The final draft RTS are – in the EBA own words – “the result of difficult trade-offs between the various, at times competing, objectives of the PSD2, such as enhancing security, facilitating customer convenience, ensuring technology and business-model neutrality, contributing to the integration of the European payment markets, protecting consumers, facilitating innovation, and enhancing competition through new payment initiation and account information services”.

The EBA received hundreds of replies to the two consultations organized on the very matter; these may have influenced the introduction of some changes in the final RTS draft. Firstly, there is a new exemption from strong customer authentication based on the level of risk of a payment, and this for payments up to 500 euro. However, this exemption can only be used if the payer’s payment service provider (PSP) has an overall fraud rate lower than the reference fraud rate specified in the RTS. This change is likely to be welcomed by the e-commerce industry, where strong customer authentication might generate user friction and therefore cancellations of purchases. An important question is however whether one-size-fits-all fraud rates will be usable across different industries, such as e-banking and e-commerce and whether the same thresholds are appropriate in a BtoB context. Furthermore, the EBA has deleted in the final draft RTS its initial requirement to use different channels, devices or mobile applications to initiate and authenticate payments; this seems to make it possible to use a single device, and even a single mobile app, to initiate and authenticate a payment. Also, unattended payment terminals have been exempted from strong customer authentication as well as remote payments up to 30 euros.

The EBA has now submitted the final draft RTS to the European Commission for adoption, after which they will be reviewed by the European Parliament and the Council. Overall, transactional risk analysis technology has gained importance in the final draft RTS. However, for this to work, PSPs will need to keep their fraud levels under control in order to meet the reference levels. At the same time, the RTS also provide more flexibility to use mobile apps to authenticate payments. However PSPs will need to protect these mobile apps against various threats.

Payments security: do the EBA RTS on strong customer authentication create an open and secure market for retail payments in Europe?

This event will be held under the Chatham House Rule. Participants are free to use the information received but neither the identity nor the affiliation of the attendees may be revealed. For this reason, unless explicitly authorised by PubAffairs Bruxelles, the filming and/or the recording of the event by any means are strictly forbidden.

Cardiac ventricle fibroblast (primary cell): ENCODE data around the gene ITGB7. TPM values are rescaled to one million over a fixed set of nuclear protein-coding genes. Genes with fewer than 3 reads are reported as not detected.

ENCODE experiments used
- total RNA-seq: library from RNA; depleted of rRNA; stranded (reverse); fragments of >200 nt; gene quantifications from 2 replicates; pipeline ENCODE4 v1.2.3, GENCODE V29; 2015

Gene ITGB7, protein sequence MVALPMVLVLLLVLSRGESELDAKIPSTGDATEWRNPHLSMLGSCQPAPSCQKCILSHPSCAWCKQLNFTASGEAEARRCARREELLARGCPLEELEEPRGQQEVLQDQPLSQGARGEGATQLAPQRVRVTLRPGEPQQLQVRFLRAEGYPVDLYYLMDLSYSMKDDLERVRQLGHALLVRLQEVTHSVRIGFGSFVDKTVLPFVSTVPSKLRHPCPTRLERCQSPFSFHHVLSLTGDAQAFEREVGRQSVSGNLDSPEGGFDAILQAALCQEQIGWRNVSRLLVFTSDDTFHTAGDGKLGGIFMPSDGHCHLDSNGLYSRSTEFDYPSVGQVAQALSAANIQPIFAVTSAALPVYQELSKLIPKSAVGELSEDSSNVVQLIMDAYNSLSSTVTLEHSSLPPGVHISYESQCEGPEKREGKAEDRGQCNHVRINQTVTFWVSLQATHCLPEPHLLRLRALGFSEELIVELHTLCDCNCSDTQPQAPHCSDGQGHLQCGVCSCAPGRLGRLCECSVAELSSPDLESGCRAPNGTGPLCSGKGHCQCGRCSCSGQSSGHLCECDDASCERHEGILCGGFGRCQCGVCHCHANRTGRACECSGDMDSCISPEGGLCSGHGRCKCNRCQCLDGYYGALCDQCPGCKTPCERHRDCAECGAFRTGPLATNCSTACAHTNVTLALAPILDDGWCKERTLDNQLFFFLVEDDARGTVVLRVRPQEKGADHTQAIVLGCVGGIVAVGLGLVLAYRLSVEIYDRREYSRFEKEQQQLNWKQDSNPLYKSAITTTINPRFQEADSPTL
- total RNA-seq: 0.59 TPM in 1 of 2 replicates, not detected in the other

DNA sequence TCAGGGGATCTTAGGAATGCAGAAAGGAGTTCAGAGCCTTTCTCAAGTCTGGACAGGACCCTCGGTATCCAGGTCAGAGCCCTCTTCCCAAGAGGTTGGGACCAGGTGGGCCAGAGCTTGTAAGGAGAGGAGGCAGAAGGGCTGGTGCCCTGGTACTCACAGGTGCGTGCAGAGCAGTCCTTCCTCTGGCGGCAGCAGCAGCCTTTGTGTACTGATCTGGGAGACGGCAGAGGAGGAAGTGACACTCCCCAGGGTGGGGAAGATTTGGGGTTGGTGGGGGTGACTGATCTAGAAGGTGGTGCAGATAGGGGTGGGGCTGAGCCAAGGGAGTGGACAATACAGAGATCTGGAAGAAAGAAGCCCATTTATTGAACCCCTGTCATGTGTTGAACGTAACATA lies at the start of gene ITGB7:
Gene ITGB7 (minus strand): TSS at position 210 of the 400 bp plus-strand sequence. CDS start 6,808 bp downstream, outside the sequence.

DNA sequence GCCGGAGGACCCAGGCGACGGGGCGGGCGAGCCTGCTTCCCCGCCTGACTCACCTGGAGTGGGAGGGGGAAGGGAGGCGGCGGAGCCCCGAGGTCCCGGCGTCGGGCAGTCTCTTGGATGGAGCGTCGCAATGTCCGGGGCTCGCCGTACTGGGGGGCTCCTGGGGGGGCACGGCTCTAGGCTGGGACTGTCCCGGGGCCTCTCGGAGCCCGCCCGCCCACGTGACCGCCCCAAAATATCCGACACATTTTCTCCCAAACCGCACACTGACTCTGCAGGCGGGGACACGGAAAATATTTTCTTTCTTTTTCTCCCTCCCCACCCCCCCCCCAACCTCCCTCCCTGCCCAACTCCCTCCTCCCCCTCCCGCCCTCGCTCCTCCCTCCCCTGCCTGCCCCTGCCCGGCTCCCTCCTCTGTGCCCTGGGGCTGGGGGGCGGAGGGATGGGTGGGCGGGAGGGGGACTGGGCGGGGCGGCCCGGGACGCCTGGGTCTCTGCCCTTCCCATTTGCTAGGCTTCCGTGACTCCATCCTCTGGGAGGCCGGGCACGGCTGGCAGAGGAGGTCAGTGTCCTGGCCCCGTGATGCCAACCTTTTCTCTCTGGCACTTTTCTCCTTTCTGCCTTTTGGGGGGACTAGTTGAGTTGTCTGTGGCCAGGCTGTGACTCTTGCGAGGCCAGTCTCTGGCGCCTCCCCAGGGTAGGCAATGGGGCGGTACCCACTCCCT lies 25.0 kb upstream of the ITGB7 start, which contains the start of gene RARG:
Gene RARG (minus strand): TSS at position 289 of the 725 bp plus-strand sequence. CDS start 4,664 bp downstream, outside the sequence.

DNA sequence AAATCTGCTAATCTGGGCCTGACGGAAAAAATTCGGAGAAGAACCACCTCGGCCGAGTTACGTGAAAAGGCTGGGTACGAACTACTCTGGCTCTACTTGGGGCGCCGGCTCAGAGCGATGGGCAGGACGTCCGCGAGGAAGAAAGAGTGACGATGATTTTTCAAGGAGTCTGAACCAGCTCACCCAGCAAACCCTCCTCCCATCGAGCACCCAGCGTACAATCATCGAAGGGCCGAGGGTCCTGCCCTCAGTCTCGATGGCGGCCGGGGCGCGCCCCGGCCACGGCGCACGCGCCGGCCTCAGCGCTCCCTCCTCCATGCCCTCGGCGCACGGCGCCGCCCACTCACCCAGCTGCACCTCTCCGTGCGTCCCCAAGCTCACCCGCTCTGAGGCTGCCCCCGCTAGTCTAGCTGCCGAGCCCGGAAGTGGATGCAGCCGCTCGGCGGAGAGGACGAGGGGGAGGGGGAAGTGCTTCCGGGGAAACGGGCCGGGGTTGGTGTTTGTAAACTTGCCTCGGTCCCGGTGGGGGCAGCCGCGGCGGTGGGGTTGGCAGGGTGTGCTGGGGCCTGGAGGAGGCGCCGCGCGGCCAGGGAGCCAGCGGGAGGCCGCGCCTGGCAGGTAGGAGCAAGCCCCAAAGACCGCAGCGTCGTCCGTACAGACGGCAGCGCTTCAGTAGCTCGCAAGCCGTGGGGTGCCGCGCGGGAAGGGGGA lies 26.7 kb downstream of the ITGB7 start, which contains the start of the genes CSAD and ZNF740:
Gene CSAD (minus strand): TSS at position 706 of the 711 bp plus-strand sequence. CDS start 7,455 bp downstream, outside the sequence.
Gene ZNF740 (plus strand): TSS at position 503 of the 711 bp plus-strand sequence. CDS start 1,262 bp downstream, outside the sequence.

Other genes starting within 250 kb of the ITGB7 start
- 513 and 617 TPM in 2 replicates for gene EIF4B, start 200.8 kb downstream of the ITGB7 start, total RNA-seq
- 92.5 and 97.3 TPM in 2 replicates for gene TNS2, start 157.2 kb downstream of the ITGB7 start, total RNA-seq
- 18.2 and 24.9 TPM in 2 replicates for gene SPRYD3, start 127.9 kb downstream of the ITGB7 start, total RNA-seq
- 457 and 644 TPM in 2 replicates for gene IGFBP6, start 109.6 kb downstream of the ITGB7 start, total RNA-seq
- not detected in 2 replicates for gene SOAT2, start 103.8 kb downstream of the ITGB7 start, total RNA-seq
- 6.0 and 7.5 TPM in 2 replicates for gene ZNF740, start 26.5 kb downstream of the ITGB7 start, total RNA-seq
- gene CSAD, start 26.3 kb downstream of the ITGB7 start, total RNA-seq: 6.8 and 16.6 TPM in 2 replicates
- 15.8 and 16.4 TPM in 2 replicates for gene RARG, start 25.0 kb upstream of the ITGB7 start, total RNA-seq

The event will commence with a welcome drink at 7h00 pm, followed by a panel debate at 7.30 pm. After the panel debate there will be an opportunity for questions and discussions.

We look forward to seeing you at 7h00 pm on the 31st of May at Science14 Atrium, rue de la Science 14-B, Brussels.

All our debates are followed by a drink in a convivial atmosphere.

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EVENT HIGHLIGHTS | Debate | What could be the features of the Pan-European Personal Pensions initiative (PEPP)?

On the 8th of March, PubAffairs Bruxelles hosted a debate on what could be the features of the Pan-European Personal Pensions (PEPPs) initiative with Ms Sultana Sandrell, Trade, Economic and Financial Affairs Unit, Maltese Presidency of the Council of the EU, Mr Philippe Setbon, Member of the AFG Strategic Committee, Ms Nathalie Berger, Head of Unit, Insurance and Pension, European Commission, Mr Heinz K. Becker, MEP (EPP/AU), Mr Bernard Delbecque, Senior Director, Economics & Research, EFAMA and Mr Guillaume Prache, Managing Director, Better Finance. The event was moderated by Mr Pierre Bollon, Chief executive of AFG.

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EVENT HIGHLIGHTS | Debate | Will the year 2017 be a defining moment for the EU?

On the 28th of February, PubAffairs Bruxelles hosted the debate ‘Will the year 2017 be a defining moment for the EU’ with Mr Reinhard Butikofer, MEP (Greens/DE), Mr Pawel Swieboda, Deputy Head of the European Political Strategy Centre (EPSC), Mr Roland Freudenstein, Policy Director of the Wilfried Martens Centre for European Studies. The event was moderated by Chris Burns, longtime journalist and moderator.

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Photo Album | Debate | ETS and renewables: a win-win strategy? (March 21)

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Photo Album | Debate | What could be the features of the Pan-European Personal Pensions initiative (PEPP)? (March 8)